Thermokarst lake dynamics and its influence on biogeochemical sediment characteristics: A case study from the discontinuous permafrost zone in Interior Alaska

Josefine.Lenz [ at ]


Under the currently projected scenarios of a warming climate, discontinuous and warm permafrost in Interior Alaska is expected to experience dramatic thinning. Thermokarst ponds and lakes give evidence for permafrost thaw and, vice versa, amplify deep thaw by talik development. During the thawing process, previously preserved organic matter is decomposed and potentially released as greenhouse gases carbon dioxide and methane. In the course of lake development and shoreline expansion, both, younger near-surface and older organic matter from slumping shores are potentially deposited in the lake basin. Lake internal bioproductivity is complementing carbon accumulation in lacustrine deposits and provides an additional source of young carbon transformed into greenhouse gases. This study presents results of two intersecting, limnolithological transects of 5 sediment cores from Goldstream Lake, a typical small, boreal thermokarst lake in Interior Alaska. With the aim to distinguish external terrestrial and internal aquatic carbon contributions to sediments, sediment samples are analyzed for the total organic carbon/total nitrogen ratio (C/N) as well as stable carbon isotopes. Selected samples are analyzed for their grain size distribution in order to reconstruct the depositional environment and accumulation conditions. The littoral zone with actively eroding shorelines is characterized by methane bubbles produced from anaerobic microbial decomposition but near-shore sediments have surprisingly low total organic carbon contents of mean 1.5 wt%; the low C/N ratio of 8.7 indicate a dominance of lacustrine plant material. Very similar results are found for sediments in the central basin but a clear shift to a terrestrial carbon signal (C/N of 22) with total organic carbon content of almost 30 wt% is presumably indicating the trash layer of the initial lake phase. The talik sediments seem to have carbon storage as low as the lake sediments but are not as well layered. Subarctic aquatic environments like Goldstream Lake demonstrate a relatively low aquatic productivity and a high biogeochemical turn-over over short periods of time. In addition, the ongoing decomposition of organic matter in talik sediments proves to be crucial to assess the contribution of thermokarst lakes to future climate change by mobilizing Ice Age soil carbon previously frozen in permafrost.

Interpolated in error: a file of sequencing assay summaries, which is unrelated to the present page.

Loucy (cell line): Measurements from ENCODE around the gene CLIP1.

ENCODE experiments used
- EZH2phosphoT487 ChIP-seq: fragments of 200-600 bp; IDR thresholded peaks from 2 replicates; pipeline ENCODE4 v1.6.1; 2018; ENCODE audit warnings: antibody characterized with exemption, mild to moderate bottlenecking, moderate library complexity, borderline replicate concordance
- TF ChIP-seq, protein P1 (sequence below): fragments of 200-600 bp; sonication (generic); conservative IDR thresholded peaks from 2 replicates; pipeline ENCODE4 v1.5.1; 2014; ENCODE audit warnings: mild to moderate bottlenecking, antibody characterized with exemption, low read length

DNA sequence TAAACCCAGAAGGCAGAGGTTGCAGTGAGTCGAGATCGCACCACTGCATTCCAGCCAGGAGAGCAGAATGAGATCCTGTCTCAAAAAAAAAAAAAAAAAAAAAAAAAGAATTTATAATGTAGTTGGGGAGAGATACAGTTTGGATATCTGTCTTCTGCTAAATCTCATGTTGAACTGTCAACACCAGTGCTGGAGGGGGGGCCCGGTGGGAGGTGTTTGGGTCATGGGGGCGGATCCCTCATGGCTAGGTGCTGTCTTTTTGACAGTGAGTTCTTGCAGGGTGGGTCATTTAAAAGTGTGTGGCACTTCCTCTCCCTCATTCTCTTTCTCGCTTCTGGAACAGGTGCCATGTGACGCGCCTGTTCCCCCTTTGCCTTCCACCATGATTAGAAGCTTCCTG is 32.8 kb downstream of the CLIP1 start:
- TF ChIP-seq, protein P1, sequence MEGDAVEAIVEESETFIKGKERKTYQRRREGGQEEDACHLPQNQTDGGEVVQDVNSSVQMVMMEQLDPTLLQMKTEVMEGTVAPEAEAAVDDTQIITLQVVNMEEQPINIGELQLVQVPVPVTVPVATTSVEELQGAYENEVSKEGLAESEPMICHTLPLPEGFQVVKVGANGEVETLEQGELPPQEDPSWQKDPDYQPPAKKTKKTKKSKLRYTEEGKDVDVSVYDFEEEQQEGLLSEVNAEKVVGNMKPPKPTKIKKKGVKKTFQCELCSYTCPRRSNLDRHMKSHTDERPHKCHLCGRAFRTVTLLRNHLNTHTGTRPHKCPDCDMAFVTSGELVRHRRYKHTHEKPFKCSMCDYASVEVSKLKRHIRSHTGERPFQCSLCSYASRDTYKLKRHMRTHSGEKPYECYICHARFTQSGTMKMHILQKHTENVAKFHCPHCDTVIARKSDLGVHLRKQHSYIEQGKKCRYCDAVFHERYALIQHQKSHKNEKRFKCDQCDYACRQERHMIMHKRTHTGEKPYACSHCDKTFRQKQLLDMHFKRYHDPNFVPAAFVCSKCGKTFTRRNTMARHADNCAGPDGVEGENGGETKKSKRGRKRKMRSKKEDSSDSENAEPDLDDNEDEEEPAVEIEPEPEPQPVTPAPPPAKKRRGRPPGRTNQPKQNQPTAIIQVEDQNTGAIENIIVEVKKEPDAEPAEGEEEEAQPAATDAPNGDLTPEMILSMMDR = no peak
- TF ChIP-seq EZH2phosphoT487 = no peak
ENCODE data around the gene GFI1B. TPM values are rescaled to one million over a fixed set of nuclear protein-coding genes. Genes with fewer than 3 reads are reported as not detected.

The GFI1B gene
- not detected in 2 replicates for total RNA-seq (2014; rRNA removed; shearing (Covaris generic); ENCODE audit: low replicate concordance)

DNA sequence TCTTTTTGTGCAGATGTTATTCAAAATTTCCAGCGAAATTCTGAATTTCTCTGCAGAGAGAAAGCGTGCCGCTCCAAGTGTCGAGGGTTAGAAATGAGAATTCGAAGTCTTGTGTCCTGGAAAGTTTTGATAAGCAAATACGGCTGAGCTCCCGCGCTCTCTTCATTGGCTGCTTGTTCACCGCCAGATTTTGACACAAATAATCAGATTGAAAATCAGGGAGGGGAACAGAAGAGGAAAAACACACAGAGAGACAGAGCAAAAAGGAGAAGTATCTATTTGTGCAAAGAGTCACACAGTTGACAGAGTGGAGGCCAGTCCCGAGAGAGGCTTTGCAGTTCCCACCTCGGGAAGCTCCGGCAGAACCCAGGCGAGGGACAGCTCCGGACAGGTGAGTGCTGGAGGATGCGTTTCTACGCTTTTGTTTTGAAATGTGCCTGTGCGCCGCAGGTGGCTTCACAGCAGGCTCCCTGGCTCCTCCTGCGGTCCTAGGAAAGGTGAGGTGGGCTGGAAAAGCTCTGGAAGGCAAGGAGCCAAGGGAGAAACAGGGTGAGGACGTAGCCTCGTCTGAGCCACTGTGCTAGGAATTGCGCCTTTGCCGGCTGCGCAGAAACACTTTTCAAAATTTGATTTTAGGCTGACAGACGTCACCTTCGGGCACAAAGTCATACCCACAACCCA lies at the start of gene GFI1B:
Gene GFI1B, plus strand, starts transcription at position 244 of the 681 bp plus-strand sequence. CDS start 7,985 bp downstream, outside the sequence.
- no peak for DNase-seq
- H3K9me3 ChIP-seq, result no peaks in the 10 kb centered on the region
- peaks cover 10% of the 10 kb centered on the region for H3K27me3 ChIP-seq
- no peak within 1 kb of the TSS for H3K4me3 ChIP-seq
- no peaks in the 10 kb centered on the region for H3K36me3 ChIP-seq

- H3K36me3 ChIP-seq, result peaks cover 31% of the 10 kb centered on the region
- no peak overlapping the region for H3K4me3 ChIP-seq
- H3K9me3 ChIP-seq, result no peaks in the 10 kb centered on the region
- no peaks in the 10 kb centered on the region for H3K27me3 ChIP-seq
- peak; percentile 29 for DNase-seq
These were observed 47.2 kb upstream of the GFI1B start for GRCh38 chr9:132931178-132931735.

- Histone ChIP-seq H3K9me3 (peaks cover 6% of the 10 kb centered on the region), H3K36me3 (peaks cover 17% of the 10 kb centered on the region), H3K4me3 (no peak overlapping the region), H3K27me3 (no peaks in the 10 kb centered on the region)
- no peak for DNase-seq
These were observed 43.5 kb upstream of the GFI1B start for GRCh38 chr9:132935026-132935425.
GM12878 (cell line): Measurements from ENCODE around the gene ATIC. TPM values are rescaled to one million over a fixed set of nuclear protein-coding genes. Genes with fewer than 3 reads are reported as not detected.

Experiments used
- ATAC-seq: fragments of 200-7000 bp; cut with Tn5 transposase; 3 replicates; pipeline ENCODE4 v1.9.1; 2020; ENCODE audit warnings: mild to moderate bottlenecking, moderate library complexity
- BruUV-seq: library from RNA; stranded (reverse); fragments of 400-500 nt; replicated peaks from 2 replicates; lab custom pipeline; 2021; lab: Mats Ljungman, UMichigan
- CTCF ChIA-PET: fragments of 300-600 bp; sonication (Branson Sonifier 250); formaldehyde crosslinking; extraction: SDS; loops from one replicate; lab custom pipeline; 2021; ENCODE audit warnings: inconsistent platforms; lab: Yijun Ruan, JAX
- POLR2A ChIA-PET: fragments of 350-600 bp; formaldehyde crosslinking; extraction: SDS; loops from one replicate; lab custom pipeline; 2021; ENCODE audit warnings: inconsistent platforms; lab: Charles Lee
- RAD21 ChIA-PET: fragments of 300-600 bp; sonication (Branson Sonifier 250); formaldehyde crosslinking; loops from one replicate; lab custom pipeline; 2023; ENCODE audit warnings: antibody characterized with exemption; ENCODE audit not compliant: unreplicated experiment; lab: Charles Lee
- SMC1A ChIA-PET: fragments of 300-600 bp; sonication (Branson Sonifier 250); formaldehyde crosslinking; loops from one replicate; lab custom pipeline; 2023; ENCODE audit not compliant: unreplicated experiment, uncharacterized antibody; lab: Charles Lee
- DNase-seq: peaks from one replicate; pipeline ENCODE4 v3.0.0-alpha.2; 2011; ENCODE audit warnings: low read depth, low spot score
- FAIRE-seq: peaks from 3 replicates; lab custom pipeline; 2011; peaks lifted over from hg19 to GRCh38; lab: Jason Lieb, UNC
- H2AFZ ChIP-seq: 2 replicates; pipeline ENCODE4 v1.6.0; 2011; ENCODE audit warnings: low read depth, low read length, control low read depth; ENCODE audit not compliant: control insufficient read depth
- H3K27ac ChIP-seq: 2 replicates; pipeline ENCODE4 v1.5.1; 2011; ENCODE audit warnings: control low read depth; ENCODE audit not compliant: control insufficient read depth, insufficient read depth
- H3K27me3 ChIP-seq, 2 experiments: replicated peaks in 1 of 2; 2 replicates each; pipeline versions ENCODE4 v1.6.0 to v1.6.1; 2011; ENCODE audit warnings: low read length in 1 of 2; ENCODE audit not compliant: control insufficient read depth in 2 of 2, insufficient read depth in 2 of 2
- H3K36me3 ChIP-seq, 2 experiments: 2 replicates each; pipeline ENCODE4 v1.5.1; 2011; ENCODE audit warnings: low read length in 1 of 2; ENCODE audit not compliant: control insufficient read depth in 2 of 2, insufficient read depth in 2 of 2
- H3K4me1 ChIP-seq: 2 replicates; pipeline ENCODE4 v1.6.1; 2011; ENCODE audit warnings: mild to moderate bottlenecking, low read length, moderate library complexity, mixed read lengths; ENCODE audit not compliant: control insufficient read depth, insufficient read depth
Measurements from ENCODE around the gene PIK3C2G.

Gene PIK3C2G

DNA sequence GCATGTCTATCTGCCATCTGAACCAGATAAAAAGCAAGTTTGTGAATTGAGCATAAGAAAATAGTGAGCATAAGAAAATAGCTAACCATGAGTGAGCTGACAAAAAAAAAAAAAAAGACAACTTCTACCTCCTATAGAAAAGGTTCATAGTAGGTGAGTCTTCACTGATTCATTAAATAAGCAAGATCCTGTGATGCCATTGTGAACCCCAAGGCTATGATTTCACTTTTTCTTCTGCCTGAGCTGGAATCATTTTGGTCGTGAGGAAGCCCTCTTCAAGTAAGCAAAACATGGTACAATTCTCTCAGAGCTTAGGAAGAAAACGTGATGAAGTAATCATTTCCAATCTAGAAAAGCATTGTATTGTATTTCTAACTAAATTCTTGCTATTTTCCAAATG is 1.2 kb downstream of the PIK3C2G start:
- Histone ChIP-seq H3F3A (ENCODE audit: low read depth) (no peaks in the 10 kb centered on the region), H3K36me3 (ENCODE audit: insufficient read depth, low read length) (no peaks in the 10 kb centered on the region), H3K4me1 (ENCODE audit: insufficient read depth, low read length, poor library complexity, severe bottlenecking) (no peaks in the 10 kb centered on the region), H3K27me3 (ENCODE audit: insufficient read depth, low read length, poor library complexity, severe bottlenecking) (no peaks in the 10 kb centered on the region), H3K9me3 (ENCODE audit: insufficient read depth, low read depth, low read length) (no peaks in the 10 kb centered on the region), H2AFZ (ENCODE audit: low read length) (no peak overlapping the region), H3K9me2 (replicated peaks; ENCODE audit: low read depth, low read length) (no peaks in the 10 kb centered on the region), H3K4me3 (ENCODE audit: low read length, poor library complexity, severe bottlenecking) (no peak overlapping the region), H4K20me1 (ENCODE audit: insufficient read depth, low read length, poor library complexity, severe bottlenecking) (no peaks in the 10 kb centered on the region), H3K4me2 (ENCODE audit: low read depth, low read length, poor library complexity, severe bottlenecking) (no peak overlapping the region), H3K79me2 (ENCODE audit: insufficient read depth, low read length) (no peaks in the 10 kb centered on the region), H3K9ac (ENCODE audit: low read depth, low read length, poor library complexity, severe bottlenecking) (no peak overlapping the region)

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Conference (Poster)
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AGU Fall Meeting, 11 Dec 2017 - 15 Dec 2017, New Orleans, Louisiana, USA.
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Lenz, J. , Walter Anthony, K. M. , Maio, C. , Matuszewski, F. and Grosse, G. (2017): Thermokarst lake dynamics and its influence on biogeochemical sediment characteristics: A case study from the discontinuous permafrost zone in Interior Alaska , AGU Fall Meeting, New Orleans, Louisiana, USA, 11 December 2017 - 15 December 2017 .

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